This is the fourth in the book summary series of Switch. For more read part 1, part 2, part 3
We have seen two important methods of creating change - direct the rider and motivate the elephant. The next part of the puzzle is Shape the Path or changing the environment so that it is easy for us to create change.
First we can Tweak the environment to make change easier. There might be simple ways by tweaking the environment, we can create the change. The authors give an example where a manager who was termed as unapproachable change that impression by just making the chairs behind her so that when they came, they can face each other and not face the computer. That way, she will be responsive to the people. I have used it successfully by installing the 'StayFocused' extension so that I will not be distracted easily by wanting to look at twitter or news sites during work hours. Actually this can create a change very easily sometimes. If we want to eat healthy, just throw all the junk food outside. If you want to wake up at 6, try putting the alarm far from you, so that you have to wake up and walk to switch it off.
Next thing is to Build Habits, encouraging the change. We can create some action triggers, like when I come here, first I will do this. Like when I wake up first thing, I will open my planner and plan the day or go and hit the gym. This will also help very much in creating change. Or just creating some checklists will also go a long way in helping create change.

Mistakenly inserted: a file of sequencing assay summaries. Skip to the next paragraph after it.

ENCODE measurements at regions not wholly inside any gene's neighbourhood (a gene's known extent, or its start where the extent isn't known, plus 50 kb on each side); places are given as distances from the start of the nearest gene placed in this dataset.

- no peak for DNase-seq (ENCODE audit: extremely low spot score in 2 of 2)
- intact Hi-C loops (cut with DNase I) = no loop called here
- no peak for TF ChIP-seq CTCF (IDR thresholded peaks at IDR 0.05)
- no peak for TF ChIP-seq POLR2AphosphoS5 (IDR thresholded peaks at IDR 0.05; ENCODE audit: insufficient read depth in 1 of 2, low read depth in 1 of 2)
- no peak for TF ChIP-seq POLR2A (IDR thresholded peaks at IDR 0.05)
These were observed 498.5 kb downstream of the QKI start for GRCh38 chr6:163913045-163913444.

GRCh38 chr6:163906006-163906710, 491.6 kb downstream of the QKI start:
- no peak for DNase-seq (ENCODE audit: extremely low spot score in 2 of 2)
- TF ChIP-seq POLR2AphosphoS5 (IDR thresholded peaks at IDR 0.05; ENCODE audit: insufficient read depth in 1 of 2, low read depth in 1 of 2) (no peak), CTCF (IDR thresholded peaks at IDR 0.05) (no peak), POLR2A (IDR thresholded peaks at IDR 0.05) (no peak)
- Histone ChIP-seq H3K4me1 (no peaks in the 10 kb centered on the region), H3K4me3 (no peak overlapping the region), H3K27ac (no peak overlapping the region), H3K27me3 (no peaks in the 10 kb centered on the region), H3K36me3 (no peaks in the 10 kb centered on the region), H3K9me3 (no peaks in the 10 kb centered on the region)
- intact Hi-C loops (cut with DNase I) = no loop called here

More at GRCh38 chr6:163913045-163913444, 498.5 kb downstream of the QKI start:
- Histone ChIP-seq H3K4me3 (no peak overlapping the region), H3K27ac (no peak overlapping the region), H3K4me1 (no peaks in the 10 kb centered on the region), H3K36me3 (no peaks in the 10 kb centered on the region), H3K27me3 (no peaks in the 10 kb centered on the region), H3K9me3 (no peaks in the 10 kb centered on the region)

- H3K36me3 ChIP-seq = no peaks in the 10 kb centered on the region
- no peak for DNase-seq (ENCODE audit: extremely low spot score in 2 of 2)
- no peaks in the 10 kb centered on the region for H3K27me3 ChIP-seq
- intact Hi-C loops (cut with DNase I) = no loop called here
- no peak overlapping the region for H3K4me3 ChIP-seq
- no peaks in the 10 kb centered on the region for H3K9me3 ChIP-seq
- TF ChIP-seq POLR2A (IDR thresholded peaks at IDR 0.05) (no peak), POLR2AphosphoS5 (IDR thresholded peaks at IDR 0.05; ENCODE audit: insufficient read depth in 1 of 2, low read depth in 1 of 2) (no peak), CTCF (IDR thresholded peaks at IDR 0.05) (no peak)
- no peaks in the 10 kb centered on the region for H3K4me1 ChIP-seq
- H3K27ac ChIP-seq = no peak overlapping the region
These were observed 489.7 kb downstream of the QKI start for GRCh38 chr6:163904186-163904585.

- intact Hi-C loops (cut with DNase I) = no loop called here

Next is to Rally The Herd. Actually the authors write about a research finding where we are unconsciously influenced by our peers. When we are alone, we generally do what we feel is right, but when we are with others we tend to first see what the group is doing. This way we become the data for others whom we take as data. So we have to make sure we should make our behavior the acceptable behavior. So we have to highlight the data which is useful for us. Also if we don't have it, we have to apply social pressure so that they do what change we want to create. The authors give good examples of speeding up peer reviews by putting the review times up for everyone to see.